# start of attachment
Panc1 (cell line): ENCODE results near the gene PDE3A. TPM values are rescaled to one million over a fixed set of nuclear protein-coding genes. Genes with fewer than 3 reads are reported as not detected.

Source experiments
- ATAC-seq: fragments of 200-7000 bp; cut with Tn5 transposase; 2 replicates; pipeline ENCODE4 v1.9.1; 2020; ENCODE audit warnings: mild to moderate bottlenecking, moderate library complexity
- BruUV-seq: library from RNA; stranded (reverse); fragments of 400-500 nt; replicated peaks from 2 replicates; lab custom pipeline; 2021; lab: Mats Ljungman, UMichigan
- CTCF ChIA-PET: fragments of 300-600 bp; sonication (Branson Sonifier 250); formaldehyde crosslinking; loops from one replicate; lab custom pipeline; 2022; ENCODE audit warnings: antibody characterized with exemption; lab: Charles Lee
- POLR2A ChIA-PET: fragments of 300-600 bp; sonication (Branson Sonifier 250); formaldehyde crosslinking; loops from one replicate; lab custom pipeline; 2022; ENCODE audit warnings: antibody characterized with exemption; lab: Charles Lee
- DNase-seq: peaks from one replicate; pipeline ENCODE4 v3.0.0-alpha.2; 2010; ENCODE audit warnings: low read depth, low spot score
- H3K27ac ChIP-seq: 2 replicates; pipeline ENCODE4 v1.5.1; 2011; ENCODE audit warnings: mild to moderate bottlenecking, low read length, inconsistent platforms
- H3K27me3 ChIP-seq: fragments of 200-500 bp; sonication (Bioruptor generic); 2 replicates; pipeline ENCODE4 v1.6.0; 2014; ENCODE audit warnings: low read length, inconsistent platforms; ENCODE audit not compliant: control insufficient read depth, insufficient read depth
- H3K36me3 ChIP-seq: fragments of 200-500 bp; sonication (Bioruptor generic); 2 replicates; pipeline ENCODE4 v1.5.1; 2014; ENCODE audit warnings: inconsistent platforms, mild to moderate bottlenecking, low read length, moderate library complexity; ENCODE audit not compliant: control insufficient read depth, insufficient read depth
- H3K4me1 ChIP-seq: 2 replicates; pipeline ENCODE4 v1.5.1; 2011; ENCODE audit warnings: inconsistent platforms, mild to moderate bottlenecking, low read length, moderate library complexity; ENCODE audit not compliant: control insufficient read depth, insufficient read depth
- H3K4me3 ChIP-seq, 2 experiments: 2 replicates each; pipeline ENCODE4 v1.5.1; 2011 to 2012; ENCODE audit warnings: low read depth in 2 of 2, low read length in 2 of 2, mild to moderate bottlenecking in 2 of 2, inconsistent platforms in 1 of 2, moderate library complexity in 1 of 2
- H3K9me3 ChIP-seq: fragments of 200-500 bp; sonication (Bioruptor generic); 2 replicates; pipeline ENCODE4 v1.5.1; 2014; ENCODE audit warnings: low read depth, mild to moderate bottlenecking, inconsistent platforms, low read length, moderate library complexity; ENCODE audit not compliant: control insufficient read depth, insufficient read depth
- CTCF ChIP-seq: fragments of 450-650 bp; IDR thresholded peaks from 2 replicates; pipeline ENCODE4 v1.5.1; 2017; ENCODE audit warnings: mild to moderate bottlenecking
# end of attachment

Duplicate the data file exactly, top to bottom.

Panc1 (cell line): ENCODE results near the gene PDE3A. TPM values are rescaled to one million over a fixed set of nuclear protein-coding genes. Genes with fewer than 3 reads are reported as not detected.

Source experiments
- ATAC-seq: fragments of 200-7000 bp; cut with Tn5 transposase; 2 replicates; pipeline ENCODE4 v1.9.1; 2020; ENCODE audit warnings: mild to moderate bottlenecking, moderate library complexity
- BruUV-seq: library from RNA; stranded (reverse); fragments of 400-500 nt; replicated peaks from 2 replicates; lab custom pipeline; 2021; lab: Mats Ljungman, UMichigan
- CTCF ChIA-PET: fragments of 300-600 bp; sonication (Branson Sonifier 250); formaldehyde crosslinking; loops from one replicate; lab custom pipeline; 2022; ENCODE audit warnings: antibody characterized with exemption; lab: Charles Lee
- POLR2A ChIA-PET: fragments of 300-600 bp; sonication (Branson Sonifier 250); formaldehyde crosslinking; loops from one replicate; lab custom pipeline; 2022; ENCODE audit warnings: antibody characterized with exemption; lab: Charles Lee
- DNase-seq: peaks from one replicate; pipeline ENCODE4 v3.0.0-alpha.2; 2010; ENCODE audit warnings: low read depth, low spot score
- H3K27ac ChIP-seq: 2 replicates; pipeline ENCODE4 v1.5.1; 2011; ENCODE audit warnings: mild to moderate bottlenecking, low read length, inconsistent platforms
- H3K27me3 ChIP-seq: fragments of 200-500 bp; sonication (Bioruptor generic); 2 replicates; pipeline ENCODE4 v1.6.0; 2014; ENCODE audit warnings: low read length, inconsistent platforms; ENCODE audit not compliant: control insufficient read depth, insufficient read depth
- H3K36me3 ChIP-seq: fragments of 200-500 bp; sonication (Bioruptor generic); 2 replicates; pipeline ENCODE4 v1.5.1; 2014; ENCODE audit warnings: inconsistent platforms, mild to moderate bottlenecking, low read length, moderate library complexity; ENCODE audit not compliant: control insufficient read depth, insufficient read depth
- H3K4me1 ChIP-seq: 2 replicates; pipeline ENCODE4 v1.5.1; 2011; ENCODE audit warnings: inconsistent platforms, mild to moderate bottlenecking, low read length, moderate library complexity; ENCODE audit not compliant: control insufficient read depth, insufficient read depth
- H3K4me3 ChIP-seq, 2 experiments: 2 replicates each; pipeline ENCODE4 v1.5.1; 2011 to 2012; ENCODE audit warnings: low read depth in 2 of 2, low read length in 2 of 2, mild to moderate bottlenecking in 2 of 2, inconsistent platforms in 1 of 2, moderate library complexity in 1 of 2
- H3K9me3 ChIP-seq: fragments of 200-500 bp; sonication (Bioruptor generic); 2 replicates; pipeline ENCODE4 v1.5.1; 2014; ENCODE audit warnings: low read depth, mild to moderate bottlenecking, inconsistent platforms, low read length, moderate library complexity; ENCODE audit not compliant: control insufficient read depth, insufficient read depth
- CTCF ChIP-seq: fragments of 450-650 bp; IDR thresholded peaks from 2 replicates; pipeline ENCODE4 v1.5.1; 2017; ENCODE audit warnings: mild to moderate bottlenecking